I've read in many grammars and have seen in many places that, when we have a verb-了, its object has to be a complex one (taking a number, an attribute, etc.), for example:


These grammars also state that when the object is a simple one, the only possible and correct 了 would be a sentence 了 or a double 了, as in:

我吃苹果了。 (ambiguous)

But I have heard and seen in many places people saying (and accepting) sencences like:


Once, a native Chinese friend of mine said that when he heard these two sentences:


He felt that in the former he knew what apple was being talked about. After that I started to wonder if it would be possible to accept sentences with a simple object and if the verb-了 in those cases would define the object in the same sense as the 把 structure does.

Any comment would be appreciated.

  • It does flow a little bit unnatural of saying 我吃了苹果,however, it still makes sense to native speakers. Could you also make it more specific of you question as well? For example, could you write out the 把 structure that is equivalent to 我吃了苹果 in your mind?
    – zyy
    Oct 17, 2018 at 1:47
  • @zyy As in: 你做什么了?我把苹果吃了 or 我吃了苹果。According to grammars, the only possible 了 would be 我吃苹果了 or 我吃了苹果了。When he said he KNEW what apple was being talked about with the verb-了 option, I started thinking about "I ate THE apple" instead of "I ate AN apple", as the 把 structure sugests. Oct 17, 2018 at 15:15
  • You are correct, the 把 structure you had is equivalent to 我吃了苹果。However, if you do want to specify which apple you ate, you would say 我把那个苹果吃了。
    – zyy
    Oct 17, 2018 at 18:50

3 Answers 3




In practice, both sentences are applicable depending on the context. See these examples:

A: 你吃了什么东西?

B: 我吃了苹果。

A: 你吃什么了?

B: 我吃苹果了。

  • Don't you feel any difference as in "I ate AN apple" and "I ate THE apple" at all? Oct 17, 2018 at 15:09
  • @EnricoBrasil I feel it's more important to understand the sentences in the context than the grammar itself, because you would finally use it in the context, not playing with it in a book. My examples showed you how you can use them in the different contexts.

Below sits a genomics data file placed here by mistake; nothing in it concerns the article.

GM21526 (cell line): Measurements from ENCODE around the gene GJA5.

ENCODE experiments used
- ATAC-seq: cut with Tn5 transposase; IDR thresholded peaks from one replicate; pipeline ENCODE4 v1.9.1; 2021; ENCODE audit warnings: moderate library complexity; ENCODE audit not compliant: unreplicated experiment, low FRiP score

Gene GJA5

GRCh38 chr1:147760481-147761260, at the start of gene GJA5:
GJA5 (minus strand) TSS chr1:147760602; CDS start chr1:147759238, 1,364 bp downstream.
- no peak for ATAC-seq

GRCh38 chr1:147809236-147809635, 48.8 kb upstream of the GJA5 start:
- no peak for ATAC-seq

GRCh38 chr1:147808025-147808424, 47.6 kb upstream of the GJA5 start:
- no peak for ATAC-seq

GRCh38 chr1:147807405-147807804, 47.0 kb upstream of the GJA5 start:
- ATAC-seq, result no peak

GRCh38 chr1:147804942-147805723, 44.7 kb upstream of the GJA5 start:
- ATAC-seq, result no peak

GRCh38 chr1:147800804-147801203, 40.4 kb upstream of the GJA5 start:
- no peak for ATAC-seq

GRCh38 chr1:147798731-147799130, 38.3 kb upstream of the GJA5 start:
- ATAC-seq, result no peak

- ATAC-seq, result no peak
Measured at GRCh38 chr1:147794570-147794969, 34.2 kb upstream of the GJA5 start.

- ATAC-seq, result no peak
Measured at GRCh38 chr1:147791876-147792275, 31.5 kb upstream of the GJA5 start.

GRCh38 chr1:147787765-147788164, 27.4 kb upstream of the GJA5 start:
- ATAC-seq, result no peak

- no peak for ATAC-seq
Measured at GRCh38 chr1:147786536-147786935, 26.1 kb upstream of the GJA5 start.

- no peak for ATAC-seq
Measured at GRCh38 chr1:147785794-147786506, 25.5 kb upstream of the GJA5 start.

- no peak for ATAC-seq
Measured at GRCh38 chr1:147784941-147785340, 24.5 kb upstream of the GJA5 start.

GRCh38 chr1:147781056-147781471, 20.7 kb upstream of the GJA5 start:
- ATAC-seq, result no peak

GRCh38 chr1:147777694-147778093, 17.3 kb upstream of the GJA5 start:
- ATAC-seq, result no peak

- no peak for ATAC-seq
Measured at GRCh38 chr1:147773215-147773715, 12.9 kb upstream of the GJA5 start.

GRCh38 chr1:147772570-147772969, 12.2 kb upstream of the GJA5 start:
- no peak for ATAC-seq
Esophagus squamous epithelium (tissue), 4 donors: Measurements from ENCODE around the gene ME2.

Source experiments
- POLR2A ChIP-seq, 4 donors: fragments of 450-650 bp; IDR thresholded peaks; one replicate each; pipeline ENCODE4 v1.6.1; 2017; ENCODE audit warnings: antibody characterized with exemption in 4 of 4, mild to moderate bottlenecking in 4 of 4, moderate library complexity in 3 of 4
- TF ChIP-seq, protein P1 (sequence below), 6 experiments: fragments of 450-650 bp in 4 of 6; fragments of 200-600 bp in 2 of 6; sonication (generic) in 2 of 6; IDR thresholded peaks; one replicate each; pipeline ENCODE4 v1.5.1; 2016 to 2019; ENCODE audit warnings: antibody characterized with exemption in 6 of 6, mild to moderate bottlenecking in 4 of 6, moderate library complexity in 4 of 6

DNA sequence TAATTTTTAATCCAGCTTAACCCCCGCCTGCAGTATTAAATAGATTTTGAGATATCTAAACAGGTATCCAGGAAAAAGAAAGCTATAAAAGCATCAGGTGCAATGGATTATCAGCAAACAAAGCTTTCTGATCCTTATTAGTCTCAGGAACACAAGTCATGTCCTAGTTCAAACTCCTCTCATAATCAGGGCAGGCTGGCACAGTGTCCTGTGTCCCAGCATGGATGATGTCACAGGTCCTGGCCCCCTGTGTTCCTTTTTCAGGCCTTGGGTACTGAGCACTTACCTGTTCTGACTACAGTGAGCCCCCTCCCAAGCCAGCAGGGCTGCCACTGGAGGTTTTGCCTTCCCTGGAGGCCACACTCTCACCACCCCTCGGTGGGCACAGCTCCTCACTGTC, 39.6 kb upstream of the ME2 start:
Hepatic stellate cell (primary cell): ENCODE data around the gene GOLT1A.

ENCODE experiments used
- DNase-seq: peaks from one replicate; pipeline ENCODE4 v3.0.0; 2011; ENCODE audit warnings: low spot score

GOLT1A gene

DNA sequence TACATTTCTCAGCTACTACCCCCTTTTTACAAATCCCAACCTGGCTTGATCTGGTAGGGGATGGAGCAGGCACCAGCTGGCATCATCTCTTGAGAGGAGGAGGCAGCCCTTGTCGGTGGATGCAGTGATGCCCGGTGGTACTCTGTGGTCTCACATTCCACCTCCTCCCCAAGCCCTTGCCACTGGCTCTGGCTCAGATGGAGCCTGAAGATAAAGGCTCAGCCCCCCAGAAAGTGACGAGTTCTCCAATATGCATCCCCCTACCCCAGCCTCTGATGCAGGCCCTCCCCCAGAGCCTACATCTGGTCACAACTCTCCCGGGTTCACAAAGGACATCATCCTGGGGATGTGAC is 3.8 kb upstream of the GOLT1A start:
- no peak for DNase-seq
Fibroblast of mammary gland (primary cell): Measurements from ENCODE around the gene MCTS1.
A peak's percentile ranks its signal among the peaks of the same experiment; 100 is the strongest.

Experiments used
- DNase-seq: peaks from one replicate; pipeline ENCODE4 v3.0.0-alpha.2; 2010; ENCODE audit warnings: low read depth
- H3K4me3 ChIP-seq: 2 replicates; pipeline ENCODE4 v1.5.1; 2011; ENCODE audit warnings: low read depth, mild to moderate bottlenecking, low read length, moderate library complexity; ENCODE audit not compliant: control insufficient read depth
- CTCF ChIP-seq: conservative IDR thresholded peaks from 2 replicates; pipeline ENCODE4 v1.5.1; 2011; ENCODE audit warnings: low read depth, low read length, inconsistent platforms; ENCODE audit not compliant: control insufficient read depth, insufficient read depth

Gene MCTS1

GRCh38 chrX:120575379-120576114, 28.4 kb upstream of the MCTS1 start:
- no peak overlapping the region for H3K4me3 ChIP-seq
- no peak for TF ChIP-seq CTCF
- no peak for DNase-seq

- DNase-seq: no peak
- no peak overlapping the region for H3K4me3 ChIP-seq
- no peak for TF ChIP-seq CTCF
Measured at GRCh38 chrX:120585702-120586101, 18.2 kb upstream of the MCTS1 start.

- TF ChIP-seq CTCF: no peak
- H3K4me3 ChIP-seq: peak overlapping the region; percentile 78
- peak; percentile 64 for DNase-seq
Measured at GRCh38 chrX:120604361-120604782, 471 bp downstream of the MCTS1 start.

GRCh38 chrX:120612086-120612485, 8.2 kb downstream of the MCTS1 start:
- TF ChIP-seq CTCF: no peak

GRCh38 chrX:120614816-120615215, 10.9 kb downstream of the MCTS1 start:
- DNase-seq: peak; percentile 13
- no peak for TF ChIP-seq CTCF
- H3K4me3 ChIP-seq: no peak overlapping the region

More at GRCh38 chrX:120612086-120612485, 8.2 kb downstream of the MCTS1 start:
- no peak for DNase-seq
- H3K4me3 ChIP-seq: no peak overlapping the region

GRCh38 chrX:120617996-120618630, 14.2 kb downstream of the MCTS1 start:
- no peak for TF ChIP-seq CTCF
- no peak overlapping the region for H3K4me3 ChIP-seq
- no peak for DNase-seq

– dan
    Oct 17, 2018 at 22:51
  • @EnricoBrasil I think what dan is trying to show here is that sentences always exist in context, and in you can always construct a context where 苹果 after the verb has definite reference (in this case as a category of foodstuffs) to satisfy verb-了's need for a noun with definite reference. Dec 17, 2018 at 4:27
  • Anyway, what I'm trying to find out here is if 了 has anything to do with object definition, because recently this started to make sense to me, but since I'm not a native and since NO GRAMMAR says so, I need natives to tell me if it really makes sense or not. An example: - 爸,我可以出去玩儿吗?- 不,你妈妈说每天都玩儿以前应该吃一个苹果。- 可是我吃了苹果啊! - 那可以吧。"But I ate the apple!" would be probably better translated as "可是我吃了苹果" or "可是我吃苹果了"? Dec 17, 2018 at 15:41

It is almost same in daily usage, depends on what you want to emphasize, there are some differences.

A: 我头痛.

B: 去医院吗?

A: 我吃药了, 暂时不去.

In this context: 吃药 is a complete concept, most people won't add 了 between them.

A: 我好饿, 你呢?

B: 我刚才吃了苹果, 还好.

In this context, either the action 吃 or the thing 苹果 is what you emphasize.


Chinese does not differentiate between singular and plural nouns as English does. Unless specified, a noun does not imply singular nor plural by default. Thus,

我吃了苹果 (我吃苹果了)

can mean "I ate an apple" or "I ate two apples" or even "I ate half an apple".

The grammar you mentioned is unknown to Chinese native speakers. "了" when coming after a verb implies past tense, nothing less, nothing more.

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